I was on a podcast yesterday and the topic of goals came up.
I’ve been thinking about goals a lot. Because they are so central to the way many of us think about the corporate world, and so antithetical to the way I typically work with people.
To me, if you’re really on the right track, goals are unnecessary. You will do whatever it is you need to, simply because you love it and are determined to succeed.
And if you aren’t meeting your goals, it might be a sign you’re not on the right track. That you are focusing on things that you think you should do, that you think you have to do, rather than focusing on what will actually work for you.
Most people use goals to try to make themselves do things they really don’t want to.
Think about that for a second.
If you don’t want to do something, why are you doing it?
What is on that list of “have to’s” for you?
Reaching out to potential customers? Creating a business plan? Determining the direction of the company? Writing a budget?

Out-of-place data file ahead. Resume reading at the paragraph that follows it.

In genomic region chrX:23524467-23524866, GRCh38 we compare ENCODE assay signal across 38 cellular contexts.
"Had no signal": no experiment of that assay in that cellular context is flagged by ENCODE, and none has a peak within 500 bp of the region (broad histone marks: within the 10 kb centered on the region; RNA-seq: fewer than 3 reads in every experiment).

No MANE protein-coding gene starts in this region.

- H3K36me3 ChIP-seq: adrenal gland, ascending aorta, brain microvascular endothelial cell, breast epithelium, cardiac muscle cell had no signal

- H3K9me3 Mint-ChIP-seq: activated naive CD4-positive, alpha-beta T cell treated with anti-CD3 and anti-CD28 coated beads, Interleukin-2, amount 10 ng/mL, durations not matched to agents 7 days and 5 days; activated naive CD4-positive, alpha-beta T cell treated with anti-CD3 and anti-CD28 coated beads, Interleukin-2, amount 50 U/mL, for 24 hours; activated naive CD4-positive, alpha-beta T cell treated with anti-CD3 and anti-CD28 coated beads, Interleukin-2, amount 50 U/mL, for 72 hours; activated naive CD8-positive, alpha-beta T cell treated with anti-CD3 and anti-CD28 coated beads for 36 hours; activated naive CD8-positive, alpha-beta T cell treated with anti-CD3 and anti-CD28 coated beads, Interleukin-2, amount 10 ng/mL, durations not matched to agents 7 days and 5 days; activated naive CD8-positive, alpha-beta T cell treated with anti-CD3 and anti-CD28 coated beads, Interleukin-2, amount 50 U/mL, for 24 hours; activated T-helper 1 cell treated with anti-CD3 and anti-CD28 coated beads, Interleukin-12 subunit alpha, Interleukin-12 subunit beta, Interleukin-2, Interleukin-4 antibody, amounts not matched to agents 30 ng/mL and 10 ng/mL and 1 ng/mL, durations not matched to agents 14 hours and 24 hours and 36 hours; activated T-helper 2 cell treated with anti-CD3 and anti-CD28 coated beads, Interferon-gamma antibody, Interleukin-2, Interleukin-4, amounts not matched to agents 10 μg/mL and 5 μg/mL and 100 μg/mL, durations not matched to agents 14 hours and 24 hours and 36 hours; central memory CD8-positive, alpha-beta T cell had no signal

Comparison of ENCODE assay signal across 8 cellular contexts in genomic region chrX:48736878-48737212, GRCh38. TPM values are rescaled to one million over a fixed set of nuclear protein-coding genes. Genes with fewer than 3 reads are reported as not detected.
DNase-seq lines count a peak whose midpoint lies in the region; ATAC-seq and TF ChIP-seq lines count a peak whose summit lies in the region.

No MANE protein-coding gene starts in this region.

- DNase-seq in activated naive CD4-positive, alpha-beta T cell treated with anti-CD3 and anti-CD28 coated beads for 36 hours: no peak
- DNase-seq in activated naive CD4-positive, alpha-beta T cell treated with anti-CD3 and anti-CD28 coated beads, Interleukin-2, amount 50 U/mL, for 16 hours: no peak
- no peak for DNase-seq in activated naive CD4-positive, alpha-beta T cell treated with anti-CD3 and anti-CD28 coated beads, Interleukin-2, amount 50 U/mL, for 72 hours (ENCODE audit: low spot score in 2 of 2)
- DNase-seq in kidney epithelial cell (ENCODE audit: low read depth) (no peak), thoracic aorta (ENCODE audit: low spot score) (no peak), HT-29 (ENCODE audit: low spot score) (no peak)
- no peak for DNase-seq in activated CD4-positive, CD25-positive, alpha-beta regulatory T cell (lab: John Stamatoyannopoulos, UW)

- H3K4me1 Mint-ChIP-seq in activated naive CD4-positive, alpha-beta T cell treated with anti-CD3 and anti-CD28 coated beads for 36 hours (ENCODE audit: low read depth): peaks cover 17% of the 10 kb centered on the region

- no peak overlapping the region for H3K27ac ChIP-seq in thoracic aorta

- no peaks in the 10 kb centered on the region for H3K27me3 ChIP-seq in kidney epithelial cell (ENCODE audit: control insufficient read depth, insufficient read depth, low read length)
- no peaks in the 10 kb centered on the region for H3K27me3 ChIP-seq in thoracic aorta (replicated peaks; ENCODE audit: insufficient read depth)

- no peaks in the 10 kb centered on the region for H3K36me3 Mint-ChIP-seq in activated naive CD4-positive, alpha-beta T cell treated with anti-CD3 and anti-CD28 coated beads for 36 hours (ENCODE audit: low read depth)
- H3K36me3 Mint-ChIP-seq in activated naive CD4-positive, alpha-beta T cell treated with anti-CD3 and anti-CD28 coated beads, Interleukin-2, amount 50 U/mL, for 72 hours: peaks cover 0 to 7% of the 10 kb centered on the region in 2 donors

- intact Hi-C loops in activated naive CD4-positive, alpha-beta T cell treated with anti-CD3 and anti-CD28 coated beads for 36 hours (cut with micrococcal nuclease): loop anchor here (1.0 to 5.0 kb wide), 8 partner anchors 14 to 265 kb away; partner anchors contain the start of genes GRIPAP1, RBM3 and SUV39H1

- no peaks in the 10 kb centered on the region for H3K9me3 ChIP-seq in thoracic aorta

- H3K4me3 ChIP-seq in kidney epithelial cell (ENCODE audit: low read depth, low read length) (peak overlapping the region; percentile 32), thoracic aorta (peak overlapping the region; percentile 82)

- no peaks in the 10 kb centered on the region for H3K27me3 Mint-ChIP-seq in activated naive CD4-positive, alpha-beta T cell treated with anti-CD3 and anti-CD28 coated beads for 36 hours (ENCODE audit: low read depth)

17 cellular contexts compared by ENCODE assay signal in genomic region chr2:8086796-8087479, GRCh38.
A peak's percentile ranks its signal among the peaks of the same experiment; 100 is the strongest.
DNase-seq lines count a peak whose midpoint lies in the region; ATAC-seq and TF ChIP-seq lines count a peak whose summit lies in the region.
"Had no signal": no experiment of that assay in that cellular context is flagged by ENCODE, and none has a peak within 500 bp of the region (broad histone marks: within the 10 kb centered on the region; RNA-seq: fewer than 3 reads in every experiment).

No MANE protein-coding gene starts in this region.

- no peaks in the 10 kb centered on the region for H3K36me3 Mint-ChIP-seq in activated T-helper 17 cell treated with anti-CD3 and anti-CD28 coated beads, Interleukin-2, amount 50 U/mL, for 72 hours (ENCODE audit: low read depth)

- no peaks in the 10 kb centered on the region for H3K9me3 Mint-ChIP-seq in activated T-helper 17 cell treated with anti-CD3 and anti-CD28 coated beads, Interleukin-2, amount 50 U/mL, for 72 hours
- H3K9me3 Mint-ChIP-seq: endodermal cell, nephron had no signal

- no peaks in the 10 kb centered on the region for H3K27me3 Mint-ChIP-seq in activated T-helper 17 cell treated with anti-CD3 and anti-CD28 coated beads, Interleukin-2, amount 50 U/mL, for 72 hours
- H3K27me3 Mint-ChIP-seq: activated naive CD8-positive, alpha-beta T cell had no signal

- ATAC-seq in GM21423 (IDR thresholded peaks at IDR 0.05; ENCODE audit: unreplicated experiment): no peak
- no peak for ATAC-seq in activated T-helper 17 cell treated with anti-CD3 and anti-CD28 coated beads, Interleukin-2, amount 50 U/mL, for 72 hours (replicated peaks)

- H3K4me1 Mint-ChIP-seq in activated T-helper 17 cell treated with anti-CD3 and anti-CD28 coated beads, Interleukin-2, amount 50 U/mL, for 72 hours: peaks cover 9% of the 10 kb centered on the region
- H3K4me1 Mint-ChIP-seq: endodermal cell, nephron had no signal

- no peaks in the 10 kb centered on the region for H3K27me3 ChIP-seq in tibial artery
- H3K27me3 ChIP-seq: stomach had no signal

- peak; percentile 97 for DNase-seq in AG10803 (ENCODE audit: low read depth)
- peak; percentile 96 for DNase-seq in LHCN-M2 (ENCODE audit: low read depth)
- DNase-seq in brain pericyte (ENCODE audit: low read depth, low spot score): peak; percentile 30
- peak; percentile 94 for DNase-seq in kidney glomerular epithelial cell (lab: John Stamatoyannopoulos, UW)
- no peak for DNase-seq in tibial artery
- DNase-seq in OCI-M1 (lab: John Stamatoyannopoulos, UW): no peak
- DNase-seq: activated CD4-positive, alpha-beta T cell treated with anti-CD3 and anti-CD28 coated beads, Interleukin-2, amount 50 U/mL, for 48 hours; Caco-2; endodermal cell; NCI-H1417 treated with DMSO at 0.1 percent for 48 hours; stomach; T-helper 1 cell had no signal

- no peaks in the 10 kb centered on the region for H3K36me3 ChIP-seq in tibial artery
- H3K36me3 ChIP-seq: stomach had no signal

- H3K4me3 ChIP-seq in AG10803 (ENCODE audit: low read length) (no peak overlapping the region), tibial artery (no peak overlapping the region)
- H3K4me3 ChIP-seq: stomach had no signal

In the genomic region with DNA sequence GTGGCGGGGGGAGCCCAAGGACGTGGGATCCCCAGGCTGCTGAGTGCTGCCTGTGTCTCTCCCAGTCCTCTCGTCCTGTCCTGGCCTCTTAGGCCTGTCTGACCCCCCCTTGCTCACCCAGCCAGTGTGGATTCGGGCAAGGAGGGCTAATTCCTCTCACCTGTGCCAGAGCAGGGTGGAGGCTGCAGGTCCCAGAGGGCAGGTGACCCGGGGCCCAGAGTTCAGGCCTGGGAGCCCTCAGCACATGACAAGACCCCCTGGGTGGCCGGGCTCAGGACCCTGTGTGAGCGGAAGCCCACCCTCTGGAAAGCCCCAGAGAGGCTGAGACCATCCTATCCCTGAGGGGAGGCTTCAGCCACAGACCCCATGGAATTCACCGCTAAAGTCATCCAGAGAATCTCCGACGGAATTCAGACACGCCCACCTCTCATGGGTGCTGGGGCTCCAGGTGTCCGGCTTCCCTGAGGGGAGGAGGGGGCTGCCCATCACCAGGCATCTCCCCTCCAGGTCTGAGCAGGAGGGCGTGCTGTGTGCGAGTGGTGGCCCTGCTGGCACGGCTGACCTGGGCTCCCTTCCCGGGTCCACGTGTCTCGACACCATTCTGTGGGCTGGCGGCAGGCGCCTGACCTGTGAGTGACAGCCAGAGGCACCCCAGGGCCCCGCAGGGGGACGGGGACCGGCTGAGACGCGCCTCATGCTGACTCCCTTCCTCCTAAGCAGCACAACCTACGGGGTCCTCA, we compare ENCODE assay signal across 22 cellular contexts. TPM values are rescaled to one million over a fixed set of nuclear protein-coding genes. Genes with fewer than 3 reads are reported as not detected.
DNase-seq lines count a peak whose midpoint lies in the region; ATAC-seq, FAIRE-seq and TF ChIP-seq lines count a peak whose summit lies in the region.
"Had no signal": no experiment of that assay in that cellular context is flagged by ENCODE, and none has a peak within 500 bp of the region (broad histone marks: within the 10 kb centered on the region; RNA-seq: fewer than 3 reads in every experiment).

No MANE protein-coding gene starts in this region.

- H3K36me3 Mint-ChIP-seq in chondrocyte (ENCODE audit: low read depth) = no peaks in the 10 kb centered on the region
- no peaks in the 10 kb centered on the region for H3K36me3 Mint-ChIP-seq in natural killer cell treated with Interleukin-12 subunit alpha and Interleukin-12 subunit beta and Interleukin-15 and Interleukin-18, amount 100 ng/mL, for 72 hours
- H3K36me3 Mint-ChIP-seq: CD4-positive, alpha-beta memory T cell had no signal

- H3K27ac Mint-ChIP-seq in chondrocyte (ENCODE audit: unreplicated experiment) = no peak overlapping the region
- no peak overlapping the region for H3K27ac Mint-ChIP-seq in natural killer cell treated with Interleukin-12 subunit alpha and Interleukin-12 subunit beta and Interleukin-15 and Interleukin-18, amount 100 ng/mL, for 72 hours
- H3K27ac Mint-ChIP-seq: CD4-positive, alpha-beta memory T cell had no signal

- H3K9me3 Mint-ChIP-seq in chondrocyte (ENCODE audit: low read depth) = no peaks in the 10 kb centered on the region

If you really don’t want to do it, how good a job do you think you will do?
My coaching business took off as soon as I saw that I could really help people. Once I got the impact I was having, I enjoyed reaching out to people. I was excited to talk about them, to explore the transformation that we could create together.
Do you ever talk to people trying to sell you something, but you can tell they really don’t want to be there? How did that go? How did that feel?
If you don’t enjoy a task, it might be a sign that you don’t really need to do it, or that someone else on your team should be doing it instead.
If you’re not meeting your goals, in other words, you might have the wrong goals. You might be focused on things you think you should want, rather than what you actually want.
Spend as much time as you can doing the things you love to do, that only you can do. The things that are part of your superpowers. Delegate, or maybe even ignore, the rest.
So all that said, when are goals helpful?
When you do have a path, when you know what you specifically need to do, when you know the tangible steps that must be taken, goals are a great way to track progress.
If you are working on a project with a specific deliverable and due date, goals and milestones are perfectly appropriate.
But most of the rest of the time, my experience is that goals can actually do more harm than good.
What’s your experience?